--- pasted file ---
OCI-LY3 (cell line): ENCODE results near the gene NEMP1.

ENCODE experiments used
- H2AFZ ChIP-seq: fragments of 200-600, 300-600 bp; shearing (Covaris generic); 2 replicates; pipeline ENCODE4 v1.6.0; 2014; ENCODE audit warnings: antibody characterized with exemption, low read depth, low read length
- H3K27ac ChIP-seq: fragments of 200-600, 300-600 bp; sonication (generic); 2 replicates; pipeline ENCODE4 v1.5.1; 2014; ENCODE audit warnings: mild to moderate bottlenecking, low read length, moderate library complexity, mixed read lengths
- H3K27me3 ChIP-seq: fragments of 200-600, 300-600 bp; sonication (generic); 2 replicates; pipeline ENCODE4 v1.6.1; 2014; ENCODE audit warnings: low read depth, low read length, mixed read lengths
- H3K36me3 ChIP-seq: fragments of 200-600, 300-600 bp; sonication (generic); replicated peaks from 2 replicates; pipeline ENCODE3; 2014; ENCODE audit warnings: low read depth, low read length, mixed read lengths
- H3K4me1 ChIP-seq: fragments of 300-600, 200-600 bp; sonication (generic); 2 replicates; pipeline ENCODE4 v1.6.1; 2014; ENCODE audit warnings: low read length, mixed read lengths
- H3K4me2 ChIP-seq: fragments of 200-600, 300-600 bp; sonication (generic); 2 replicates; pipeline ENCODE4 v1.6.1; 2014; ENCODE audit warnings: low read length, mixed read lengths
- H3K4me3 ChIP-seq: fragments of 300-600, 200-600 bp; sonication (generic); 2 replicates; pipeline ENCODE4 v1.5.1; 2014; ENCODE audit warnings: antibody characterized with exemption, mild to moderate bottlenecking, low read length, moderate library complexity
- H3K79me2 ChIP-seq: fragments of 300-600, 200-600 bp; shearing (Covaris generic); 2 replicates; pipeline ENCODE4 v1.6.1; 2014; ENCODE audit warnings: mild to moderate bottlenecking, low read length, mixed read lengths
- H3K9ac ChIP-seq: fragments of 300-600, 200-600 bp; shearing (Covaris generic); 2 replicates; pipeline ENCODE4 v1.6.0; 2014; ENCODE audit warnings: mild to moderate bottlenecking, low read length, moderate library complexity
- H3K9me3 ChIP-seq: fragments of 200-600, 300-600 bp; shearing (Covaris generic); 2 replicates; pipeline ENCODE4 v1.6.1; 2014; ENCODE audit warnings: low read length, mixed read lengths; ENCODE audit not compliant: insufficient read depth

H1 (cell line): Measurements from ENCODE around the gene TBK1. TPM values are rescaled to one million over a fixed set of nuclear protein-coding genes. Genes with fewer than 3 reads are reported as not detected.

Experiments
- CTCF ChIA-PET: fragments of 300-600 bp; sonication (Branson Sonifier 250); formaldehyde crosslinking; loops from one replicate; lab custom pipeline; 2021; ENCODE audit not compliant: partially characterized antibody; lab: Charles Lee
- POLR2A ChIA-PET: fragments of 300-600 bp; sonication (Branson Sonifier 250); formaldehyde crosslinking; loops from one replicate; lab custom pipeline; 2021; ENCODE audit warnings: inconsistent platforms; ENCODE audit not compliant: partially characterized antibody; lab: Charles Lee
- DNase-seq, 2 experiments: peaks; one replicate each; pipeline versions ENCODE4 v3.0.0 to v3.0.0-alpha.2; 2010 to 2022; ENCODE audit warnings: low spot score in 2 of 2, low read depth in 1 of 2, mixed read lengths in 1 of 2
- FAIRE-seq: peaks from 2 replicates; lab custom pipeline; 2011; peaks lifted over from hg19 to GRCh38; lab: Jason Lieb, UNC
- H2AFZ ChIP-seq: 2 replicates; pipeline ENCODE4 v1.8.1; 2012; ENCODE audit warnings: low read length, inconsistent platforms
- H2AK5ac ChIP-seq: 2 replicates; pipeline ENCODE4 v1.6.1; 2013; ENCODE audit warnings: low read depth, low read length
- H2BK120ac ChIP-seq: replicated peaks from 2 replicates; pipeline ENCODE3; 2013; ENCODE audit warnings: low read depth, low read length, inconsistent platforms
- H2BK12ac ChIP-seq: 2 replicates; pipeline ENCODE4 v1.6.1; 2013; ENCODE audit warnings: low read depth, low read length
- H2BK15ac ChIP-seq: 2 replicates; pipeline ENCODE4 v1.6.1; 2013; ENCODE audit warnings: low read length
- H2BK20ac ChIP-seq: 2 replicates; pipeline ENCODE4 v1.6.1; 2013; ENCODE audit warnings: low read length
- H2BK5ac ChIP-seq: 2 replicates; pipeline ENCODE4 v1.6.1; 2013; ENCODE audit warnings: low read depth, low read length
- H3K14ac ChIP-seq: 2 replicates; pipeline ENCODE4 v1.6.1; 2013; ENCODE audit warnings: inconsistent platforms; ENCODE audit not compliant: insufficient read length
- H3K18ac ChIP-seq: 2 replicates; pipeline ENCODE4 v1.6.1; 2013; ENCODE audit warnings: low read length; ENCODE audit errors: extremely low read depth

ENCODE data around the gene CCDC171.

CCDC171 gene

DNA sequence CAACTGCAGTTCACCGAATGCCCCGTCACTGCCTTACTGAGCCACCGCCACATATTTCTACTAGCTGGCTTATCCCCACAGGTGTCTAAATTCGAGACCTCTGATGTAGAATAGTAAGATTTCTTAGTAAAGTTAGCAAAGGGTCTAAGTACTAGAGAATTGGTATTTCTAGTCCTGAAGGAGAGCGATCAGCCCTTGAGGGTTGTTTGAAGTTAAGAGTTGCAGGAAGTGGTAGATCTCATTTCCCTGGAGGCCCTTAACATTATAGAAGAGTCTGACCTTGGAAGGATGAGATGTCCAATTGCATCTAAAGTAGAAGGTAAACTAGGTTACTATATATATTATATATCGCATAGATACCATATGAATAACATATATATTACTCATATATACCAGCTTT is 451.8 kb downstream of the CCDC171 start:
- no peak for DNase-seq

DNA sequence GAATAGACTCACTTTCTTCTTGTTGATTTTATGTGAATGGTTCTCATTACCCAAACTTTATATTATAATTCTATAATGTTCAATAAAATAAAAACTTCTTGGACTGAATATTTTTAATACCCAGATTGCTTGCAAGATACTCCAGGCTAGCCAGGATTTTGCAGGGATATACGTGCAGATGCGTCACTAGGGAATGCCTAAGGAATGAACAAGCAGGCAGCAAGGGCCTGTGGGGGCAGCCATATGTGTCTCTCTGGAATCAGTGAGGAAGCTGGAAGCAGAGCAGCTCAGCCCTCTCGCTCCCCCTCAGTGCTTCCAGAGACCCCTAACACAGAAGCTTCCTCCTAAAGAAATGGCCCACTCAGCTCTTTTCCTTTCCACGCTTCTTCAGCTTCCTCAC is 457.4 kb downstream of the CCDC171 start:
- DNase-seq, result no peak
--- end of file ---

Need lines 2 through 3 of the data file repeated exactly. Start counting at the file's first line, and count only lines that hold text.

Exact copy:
ENCODE experiments used
- H2AFZ ChIP-seq: fragments of 200-600, 300-600 bp; shearing (Covaris generic); 2 replicates; pipeline ENCODE4 v1.6.0; 2014; ENCODE audit warnings: antibody characterized with exemption, low read depth, low read length